[mythtv-users] Hauppauge HD-PVR: Photos and link to pre-order
david at thegeorges.us
Tue Apr 8 02:08:52 UTC 2008
On 4/7/2008 8:44 PM, Brian Phillips wrote:
> David George wrote:
>> MPEG 4 encoding is extremely CPU intensive. To date there are no
>> chips that can encode two streams of raw HD data. With the size and
>> price point Hauppauge has aimed for it wouldn't be cost effective to
>> have a dual device. Even the highest performance TI DSP can't encode
>> two HD streams simultaneously (although it can encode a stream and
>> decode another at the same time). That isn't to say that someday
>> there will not be a dual device. Remember the PVR-500 came out
>> *several* years after the single tuner Hauppauge PVR cards.
>> Also when talking about power, these are not PC's. They have very
>> low power requirements compared to a PC.
> So put two DSPs on a single PCB.
I should have written more in my earlier email. The TI DSP I refer to
is actually a System on Chip (SoC). It is the only one that has an
HDVICP which is needed for compressing raw 1080i/p video. It is $135
for the chip, so it is a large part of the BOM. Other TI DSPs can do
720p and you could use more than one and add a separate processor, but
the people that would buy this would probably not be interested in a
1280x720 max resolution. Almost all of the other chips that support
1920x1080 are also SoC. There is a chip made by Fijitsu (MB86H51) that
supports 1920x1080 and should be able to support multiple chips with a
separate processor. I haven't been able to find a lot of details, but
the pricing info I've been able to find has this chip at about $200. At
these prices it is difficult to make a cost sensitive device.
> That's what the PVR 500 does
It has two special purpose MPEG2 compression chips. Would be nice if
Conexant made hi-res versions of it, but nothing so far.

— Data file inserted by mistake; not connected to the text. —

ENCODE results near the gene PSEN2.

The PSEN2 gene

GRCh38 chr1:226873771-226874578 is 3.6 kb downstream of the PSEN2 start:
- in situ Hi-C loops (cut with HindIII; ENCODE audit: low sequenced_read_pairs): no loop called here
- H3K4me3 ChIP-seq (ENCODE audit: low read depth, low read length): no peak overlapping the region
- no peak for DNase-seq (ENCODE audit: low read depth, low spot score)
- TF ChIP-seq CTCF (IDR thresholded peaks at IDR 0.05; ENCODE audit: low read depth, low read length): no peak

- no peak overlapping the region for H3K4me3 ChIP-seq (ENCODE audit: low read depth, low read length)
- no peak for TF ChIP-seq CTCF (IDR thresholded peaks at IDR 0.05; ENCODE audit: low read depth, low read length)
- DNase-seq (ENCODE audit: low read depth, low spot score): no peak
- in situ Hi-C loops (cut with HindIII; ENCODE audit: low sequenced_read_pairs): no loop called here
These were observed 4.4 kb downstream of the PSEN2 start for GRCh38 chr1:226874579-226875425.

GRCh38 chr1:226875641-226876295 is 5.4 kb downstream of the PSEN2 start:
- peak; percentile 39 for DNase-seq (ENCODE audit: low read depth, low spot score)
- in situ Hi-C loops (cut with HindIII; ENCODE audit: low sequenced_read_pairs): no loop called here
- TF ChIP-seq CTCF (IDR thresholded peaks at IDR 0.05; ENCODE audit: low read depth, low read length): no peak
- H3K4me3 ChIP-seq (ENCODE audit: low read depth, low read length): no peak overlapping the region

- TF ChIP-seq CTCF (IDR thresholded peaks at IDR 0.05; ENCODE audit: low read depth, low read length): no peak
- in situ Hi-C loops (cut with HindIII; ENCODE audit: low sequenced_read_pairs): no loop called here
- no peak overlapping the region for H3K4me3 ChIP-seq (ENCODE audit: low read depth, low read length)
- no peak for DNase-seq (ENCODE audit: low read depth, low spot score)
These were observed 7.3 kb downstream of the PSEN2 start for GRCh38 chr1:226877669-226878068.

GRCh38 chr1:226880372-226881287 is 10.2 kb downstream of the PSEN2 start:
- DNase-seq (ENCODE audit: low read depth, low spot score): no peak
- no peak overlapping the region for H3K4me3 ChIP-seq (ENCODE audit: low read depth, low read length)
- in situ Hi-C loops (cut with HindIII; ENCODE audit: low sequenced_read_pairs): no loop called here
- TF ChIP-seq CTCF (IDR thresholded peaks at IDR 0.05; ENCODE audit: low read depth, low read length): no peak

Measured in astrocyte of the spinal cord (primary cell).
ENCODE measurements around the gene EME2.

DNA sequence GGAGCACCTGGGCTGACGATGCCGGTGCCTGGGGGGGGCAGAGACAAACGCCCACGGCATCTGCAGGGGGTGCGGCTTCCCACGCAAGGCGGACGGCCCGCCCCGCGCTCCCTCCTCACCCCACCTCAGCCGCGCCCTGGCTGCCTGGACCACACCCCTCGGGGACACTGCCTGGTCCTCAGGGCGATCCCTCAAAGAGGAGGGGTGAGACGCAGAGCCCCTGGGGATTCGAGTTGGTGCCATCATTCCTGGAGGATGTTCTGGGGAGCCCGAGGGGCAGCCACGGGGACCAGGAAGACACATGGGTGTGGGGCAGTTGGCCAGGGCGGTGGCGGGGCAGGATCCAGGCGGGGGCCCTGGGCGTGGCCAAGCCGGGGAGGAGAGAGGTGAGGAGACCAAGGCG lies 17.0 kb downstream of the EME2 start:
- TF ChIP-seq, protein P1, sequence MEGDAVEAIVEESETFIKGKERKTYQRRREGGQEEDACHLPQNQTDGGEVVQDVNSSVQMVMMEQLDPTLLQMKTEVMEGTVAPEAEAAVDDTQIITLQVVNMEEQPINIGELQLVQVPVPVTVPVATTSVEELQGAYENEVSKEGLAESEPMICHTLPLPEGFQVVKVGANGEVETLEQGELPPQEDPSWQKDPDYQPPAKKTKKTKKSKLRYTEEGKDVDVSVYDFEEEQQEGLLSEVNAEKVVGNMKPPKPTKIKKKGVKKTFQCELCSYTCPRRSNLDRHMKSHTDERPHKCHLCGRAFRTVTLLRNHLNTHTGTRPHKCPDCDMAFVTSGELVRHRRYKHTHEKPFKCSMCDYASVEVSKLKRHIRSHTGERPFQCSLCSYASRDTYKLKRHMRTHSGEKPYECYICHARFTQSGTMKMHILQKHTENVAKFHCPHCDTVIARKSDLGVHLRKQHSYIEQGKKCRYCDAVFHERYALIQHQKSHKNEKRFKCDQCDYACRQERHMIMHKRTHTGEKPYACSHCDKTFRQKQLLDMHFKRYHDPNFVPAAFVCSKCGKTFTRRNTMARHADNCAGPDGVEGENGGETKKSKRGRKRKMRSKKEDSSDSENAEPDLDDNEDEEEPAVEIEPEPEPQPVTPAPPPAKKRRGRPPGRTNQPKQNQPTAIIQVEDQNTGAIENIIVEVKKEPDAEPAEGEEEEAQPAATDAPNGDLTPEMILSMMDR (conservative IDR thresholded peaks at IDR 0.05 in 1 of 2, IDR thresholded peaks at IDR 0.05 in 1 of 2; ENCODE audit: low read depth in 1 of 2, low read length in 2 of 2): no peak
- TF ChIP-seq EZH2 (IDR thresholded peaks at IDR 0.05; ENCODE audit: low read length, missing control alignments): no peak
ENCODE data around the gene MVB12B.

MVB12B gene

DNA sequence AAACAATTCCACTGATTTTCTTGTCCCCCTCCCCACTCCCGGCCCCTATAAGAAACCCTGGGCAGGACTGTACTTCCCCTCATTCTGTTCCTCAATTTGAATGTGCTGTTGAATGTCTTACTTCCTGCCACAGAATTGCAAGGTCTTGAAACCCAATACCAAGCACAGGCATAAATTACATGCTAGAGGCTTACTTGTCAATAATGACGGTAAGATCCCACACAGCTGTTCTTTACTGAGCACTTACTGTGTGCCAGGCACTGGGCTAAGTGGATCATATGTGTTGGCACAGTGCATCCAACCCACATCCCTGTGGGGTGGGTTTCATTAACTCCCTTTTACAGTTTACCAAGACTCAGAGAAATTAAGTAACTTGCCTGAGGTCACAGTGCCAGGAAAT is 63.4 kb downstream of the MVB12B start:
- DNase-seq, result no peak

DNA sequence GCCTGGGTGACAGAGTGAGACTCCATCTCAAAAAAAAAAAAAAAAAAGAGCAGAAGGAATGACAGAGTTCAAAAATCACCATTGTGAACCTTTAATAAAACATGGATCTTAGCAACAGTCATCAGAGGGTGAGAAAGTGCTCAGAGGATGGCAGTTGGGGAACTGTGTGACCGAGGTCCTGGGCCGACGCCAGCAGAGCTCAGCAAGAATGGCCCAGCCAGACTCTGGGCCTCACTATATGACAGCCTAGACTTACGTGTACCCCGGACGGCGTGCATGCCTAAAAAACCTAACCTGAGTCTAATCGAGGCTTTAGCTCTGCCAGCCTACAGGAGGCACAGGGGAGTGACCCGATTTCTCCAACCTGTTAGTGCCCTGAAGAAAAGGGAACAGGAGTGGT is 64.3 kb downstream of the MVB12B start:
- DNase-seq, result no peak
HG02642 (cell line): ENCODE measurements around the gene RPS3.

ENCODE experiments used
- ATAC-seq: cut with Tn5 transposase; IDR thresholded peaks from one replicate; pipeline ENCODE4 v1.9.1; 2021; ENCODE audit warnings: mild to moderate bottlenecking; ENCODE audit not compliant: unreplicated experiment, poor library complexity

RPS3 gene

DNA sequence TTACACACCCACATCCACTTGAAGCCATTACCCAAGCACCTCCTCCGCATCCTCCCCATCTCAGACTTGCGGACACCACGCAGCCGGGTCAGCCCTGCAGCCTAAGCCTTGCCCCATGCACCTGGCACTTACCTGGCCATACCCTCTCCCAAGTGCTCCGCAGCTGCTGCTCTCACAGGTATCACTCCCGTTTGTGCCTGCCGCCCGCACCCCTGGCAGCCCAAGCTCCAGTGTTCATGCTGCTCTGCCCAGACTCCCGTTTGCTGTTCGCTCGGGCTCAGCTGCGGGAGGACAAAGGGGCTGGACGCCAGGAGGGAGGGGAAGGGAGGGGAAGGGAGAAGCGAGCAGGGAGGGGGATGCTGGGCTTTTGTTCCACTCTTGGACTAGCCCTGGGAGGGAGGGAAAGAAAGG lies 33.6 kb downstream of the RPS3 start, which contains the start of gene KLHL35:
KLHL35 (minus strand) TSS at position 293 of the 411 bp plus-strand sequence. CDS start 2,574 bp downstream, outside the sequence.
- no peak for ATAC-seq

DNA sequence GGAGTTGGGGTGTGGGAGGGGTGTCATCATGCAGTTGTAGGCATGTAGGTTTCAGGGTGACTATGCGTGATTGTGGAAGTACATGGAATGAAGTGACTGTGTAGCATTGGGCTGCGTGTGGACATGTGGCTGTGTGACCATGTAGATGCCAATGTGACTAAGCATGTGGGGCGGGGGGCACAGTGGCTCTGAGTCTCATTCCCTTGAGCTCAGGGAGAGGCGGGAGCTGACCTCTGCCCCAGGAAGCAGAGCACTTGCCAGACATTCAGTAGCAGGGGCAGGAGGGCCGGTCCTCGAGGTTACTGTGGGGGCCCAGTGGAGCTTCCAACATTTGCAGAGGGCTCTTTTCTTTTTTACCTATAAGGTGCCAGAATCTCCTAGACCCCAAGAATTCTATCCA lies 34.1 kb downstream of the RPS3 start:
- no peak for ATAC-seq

> and probably
> (I haven't peeked inside) what the HDHR does.
HDHR has a single chip that just takes the already compressed stream
from over the air and packets it for the network. Doesn't require any
heavy lifting. I don't recall what the chip was off top of head, but it
was a small network processor.
> No one says they have to use
> a single DSP to do it. Anyone have an idea of what the cost of the DSP
> they're using is?
It doesn't use a DSP. It is a dedicated purpose IC from Ambarella.
> I don't imagine the DSP is the whole $250. Even if the
> chip was $50, that's still a $350 price point, or slightly more, to put two
> devices in the same footprint. If it needed to be slightly larger, so be
> it, but I doubt it would have to double in size and price just because it
> required another DSP.
> I could be wrong though as I don't actively price DSPs...
I don't know what the Ambarella chip costs, or if it is possible to put
multiple Ambarella chips and use an external processor like an ARM9 or
something for the USB (or ethernet interface). Ambarella's web site has
almost no information on it. TI and Analog are much more forthcoming
with datasheets and development information.
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